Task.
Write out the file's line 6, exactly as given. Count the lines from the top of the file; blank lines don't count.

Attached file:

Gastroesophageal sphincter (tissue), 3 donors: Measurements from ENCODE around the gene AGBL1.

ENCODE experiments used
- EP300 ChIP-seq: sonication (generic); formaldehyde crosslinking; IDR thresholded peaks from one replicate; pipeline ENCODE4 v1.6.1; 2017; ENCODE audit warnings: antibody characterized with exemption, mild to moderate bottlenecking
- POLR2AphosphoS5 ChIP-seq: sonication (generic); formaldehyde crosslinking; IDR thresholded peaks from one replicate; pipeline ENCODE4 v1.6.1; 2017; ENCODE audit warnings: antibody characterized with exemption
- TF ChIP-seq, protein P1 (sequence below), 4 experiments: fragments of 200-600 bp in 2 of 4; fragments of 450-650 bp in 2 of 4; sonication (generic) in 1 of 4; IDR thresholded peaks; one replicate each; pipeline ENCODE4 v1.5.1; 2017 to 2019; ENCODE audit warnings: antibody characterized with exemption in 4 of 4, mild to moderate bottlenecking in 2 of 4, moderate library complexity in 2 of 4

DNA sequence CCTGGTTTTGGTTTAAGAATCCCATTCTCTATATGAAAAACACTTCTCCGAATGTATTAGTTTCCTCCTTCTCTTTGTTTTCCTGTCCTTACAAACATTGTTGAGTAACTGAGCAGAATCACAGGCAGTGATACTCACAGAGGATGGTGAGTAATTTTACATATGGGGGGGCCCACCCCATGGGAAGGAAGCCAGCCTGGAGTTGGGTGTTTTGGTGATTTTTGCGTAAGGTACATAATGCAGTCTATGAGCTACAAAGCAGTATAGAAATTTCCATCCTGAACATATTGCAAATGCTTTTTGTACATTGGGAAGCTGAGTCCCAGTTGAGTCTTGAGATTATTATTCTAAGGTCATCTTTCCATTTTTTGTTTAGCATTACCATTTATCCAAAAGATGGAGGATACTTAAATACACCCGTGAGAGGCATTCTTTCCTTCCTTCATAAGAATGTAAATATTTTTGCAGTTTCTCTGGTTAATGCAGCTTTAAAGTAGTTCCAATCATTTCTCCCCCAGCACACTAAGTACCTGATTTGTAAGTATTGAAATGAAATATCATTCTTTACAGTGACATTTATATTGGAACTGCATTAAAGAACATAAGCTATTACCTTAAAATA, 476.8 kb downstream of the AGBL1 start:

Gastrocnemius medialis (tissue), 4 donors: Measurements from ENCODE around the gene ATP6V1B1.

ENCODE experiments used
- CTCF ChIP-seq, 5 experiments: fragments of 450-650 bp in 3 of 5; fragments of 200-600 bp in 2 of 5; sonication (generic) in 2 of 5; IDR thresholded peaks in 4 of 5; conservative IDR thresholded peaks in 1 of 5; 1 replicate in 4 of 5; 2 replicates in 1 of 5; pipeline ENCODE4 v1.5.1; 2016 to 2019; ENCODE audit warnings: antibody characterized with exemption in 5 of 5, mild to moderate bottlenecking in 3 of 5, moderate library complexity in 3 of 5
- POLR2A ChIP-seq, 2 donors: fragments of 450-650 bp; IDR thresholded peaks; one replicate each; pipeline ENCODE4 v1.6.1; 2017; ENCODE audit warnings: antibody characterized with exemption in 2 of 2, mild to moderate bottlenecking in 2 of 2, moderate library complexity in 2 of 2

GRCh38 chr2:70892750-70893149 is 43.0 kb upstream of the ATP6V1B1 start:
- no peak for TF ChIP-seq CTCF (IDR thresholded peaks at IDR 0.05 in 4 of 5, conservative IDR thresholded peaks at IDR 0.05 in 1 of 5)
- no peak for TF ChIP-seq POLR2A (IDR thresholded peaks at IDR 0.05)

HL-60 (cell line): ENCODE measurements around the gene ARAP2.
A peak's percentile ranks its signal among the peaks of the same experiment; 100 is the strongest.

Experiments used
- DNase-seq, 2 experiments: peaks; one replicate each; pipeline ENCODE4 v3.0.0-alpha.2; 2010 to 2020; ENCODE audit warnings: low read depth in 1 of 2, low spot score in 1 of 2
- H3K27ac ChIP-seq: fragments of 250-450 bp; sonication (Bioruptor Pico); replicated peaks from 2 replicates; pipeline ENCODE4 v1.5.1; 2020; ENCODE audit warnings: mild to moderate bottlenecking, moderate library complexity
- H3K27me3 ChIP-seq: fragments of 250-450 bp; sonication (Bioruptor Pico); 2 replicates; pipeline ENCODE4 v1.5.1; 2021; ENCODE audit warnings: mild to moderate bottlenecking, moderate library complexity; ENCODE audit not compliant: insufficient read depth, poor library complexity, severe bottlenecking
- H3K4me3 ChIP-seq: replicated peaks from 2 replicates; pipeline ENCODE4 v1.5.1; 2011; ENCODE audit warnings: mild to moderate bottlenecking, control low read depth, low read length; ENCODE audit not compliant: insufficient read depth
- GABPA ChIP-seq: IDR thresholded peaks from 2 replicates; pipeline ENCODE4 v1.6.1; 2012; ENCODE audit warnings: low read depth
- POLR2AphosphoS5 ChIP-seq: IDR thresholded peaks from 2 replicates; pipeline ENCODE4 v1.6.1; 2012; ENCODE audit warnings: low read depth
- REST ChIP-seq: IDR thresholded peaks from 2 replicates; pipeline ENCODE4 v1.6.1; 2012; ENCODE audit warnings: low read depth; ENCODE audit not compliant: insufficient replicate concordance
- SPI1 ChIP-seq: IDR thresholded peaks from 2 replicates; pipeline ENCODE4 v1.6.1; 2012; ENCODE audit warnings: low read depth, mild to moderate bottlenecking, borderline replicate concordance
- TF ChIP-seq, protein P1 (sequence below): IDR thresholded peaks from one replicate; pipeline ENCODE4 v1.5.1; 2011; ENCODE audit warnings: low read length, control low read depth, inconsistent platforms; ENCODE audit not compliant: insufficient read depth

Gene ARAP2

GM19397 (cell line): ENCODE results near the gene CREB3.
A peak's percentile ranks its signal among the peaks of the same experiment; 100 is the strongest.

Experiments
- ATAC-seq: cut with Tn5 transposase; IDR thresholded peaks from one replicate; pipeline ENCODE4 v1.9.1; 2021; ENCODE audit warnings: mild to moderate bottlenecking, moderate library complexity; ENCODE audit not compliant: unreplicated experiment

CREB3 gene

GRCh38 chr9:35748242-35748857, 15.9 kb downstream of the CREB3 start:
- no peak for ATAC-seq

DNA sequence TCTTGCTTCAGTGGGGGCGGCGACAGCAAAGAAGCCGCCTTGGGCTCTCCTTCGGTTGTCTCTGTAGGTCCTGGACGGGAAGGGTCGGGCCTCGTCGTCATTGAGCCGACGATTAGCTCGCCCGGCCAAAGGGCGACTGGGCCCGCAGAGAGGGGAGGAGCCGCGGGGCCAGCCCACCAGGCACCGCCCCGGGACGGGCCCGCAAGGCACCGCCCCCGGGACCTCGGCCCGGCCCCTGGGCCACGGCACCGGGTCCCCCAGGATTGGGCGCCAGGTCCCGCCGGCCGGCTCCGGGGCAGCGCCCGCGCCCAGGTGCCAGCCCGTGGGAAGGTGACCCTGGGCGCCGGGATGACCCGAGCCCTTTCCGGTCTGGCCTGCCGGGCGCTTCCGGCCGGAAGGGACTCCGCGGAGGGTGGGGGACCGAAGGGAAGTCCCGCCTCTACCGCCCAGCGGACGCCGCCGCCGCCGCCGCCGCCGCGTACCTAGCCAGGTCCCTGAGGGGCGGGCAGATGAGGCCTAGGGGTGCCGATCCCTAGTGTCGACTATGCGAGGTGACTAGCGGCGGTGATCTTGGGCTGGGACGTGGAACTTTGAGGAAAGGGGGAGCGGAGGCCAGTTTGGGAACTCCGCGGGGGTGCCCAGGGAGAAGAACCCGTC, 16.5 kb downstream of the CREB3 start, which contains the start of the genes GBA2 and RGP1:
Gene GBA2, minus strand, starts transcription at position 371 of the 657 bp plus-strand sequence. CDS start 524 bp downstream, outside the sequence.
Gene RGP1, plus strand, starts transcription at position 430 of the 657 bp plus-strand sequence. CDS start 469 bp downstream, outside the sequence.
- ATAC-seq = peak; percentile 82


DNA sequence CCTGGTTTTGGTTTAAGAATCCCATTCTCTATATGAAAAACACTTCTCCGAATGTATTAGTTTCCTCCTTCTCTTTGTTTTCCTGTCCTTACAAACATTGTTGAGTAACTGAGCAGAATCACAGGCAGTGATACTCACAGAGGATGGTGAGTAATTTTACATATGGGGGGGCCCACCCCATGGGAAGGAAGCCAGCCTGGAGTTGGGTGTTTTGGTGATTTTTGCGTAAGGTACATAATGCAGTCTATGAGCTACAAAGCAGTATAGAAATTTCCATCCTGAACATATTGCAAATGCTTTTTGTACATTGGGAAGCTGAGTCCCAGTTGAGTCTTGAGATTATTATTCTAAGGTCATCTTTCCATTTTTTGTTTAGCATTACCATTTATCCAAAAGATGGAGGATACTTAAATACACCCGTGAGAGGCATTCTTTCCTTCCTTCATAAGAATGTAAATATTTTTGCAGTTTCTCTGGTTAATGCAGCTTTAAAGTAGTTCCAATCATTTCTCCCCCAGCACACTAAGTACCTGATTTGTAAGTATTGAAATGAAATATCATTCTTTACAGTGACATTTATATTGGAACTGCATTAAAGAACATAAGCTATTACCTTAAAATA, 476.8 kb downstream of the AGBL1 start: